Cultural studies face a complicated yet rich future, proving both flexible and resilient in many countries. Against this backdrop, this book offers a fresh perspective on the state of the field of cultural studies, via an evaluation of the work of one of its key thinkers Ã¢Â€Â“ Graeme Turner Ã¢Â€Â“ and the traditions of Australian cultural studies which have been influential on the formation of the field.
Thinking with Turner, and being informed by his practice, can help orient us in the face of new challenges and contexts across culture, media, and everyday life; teaching and pedagogy; the relation of research to the new politics of public engagement, policy, management, and universities; the internationalization of cultural studies and the reconfiguration of nationalism; the changing concepts and relations of culture; the development of important new areas in cultural studies, such as celebrity studies; and the emergence of digital media studies.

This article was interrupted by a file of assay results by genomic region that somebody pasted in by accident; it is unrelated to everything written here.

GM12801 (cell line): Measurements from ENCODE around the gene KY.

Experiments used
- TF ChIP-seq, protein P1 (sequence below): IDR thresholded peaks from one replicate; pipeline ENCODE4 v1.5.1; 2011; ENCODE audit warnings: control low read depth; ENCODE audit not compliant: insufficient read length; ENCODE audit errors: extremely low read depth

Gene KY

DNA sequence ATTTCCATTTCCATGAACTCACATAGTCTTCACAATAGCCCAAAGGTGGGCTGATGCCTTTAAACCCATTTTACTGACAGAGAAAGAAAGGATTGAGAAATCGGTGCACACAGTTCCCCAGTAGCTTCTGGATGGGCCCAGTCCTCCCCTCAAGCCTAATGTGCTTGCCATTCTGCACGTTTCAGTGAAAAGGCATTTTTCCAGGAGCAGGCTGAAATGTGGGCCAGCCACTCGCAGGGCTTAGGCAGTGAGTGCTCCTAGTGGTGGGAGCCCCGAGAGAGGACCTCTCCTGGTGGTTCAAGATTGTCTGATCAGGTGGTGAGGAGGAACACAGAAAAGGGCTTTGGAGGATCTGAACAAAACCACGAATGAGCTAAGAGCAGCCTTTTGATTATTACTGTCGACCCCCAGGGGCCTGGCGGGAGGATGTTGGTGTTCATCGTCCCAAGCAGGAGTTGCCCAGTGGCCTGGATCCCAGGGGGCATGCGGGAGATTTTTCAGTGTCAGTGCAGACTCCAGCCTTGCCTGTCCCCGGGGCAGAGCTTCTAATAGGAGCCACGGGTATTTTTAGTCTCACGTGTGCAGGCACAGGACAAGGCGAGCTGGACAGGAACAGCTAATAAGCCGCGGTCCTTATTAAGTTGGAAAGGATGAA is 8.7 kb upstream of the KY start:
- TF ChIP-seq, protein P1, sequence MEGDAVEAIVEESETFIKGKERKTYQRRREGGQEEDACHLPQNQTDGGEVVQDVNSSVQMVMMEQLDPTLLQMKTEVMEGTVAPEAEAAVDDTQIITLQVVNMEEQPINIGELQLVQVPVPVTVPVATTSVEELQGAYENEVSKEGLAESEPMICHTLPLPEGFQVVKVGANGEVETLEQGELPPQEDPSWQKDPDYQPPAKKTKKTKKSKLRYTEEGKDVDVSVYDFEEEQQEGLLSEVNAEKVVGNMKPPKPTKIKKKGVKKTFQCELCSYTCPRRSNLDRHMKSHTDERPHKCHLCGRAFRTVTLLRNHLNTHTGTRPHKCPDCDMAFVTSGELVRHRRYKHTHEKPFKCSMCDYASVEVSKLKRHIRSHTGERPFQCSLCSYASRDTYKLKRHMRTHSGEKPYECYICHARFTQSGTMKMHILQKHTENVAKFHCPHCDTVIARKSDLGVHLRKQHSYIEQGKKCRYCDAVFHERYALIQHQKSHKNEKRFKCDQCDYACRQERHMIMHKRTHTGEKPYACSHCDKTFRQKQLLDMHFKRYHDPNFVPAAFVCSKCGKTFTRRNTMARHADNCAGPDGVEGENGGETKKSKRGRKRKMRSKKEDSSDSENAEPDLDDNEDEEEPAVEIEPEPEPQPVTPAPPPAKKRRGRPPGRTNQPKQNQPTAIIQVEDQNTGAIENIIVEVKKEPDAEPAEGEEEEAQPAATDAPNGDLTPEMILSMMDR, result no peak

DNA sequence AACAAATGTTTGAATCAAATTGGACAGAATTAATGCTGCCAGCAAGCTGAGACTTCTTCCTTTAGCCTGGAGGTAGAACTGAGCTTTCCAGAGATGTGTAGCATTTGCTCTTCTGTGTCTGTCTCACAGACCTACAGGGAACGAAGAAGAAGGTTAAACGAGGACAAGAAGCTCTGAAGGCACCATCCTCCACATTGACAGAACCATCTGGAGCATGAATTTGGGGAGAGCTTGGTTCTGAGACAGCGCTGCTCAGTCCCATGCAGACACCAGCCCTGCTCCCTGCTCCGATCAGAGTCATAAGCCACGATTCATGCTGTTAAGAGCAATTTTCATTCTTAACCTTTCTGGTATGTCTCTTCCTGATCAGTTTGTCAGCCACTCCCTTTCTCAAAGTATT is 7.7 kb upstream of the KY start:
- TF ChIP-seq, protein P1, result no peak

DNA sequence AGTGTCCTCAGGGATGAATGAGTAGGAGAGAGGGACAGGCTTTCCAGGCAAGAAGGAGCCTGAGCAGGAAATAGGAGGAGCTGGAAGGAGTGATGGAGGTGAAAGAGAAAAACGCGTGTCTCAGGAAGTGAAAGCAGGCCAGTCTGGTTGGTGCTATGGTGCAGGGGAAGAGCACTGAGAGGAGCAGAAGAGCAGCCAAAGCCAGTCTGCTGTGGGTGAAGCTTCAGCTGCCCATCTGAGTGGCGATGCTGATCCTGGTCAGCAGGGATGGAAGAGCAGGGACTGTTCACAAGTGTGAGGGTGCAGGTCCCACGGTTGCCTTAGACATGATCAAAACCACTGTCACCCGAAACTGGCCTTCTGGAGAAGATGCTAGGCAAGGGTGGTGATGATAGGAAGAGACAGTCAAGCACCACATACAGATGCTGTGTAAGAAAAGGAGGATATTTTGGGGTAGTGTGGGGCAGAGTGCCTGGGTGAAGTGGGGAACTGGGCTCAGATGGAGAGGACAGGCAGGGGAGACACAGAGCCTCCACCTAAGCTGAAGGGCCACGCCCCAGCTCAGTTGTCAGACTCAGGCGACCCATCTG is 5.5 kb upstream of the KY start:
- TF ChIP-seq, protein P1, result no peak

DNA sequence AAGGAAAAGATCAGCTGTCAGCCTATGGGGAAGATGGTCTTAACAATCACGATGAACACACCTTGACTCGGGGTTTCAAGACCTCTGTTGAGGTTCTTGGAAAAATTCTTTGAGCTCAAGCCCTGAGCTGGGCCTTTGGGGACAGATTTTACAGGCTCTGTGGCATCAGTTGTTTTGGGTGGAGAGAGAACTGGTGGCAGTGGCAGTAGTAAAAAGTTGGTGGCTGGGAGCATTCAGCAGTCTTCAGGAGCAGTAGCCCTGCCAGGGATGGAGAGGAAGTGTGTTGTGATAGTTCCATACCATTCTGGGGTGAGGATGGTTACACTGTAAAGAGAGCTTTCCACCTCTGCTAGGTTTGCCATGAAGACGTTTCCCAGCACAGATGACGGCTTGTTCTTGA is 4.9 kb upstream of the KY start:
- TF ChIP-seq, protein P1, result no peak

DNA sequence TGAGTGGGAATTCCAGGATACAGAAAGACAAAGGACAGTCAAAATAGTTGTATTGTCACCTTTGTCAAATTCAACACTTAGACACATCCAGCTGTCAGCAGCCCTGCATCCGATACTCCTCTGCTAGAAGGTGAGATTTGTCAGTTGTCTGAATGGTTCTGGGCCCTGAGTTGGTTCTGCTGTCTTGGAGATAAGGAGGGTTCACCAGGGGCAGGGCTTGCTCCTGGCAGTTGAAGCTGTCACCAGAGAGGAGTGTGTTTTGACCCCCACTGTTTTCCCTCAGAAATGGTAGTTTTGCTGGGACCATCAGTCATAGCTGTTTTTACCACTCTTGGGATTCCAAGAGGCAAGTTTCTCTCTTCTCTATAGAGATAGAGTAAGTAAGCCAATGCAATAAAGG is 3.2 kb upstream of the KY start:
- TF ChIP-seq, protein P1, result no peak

This lively and provocative volume is essential reading for anyone interested in where cultural studies has come from, where itÃ¢Â€Â™s heading to, and what kinds of ideas Ã¢Â€Â“ not least from Graeme Turner Ã¢Â€Â“ will help scholars and students alike make sense of and reconfigure the discipline. This book was originally published as a special issue of Cultural Studies.